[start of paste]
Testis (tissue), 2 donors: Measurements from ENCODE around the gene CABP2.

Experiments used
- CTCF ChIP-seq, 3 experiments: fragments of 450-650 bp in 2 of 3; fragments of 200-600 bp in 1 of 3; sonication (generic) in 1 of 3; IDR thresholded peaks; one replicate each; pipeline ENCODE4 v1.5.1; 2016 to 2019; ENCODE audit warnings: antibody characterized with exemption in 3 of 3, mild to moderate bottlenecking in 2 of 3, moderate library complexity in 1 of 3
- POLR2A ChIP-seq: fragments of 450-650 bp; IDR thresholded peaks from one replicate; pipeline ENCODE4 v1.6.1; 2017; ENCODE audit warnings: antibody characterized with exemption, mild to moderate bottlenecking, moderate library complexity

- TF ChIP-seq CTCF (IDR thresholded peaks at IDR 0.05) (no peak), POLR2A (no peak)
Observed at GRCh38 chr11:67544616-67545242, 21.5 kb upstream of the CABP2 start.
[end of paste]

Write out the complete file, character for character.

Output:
Testis (tissue), 2 donors: Measurements from ENCODE around the gene CABP2.

Experiments used
- CTCF ChIP-seq, 3 experiments: fragments of 450-650 bp in 2 of 3; fragments of 200-600 bp in 1 of 3; sonication (generic) in 1 of 3; IDR thresholded peaks; one replicate each; pipeline ENCODE4 v1.5.1; 2016 to 2019; ENCODE audit warnings: antibody characterized with exemption in 3 of 3, mild to moderate bottlenecking in 2 of 3, moderate library complexity in 1 of 3
- POLR2A ChIP-seq: fragments of 450-650 bp; IDR thresholded peaks from one replicate; pipeline ENCODE4 v1.6.1; 2017; ENCODE audit warnings: antibody characterized with exemption, mild to moderate bottlenecking, moderate library complexity

- TF ChIP-seq CTCF (IDR thresholded peaks at IDR 0.05) (no peak), POLR2A (no peak)
Observed at GRCh38 chr11:67544616-67545242, 21.5 kb upstream of the CABP2 start.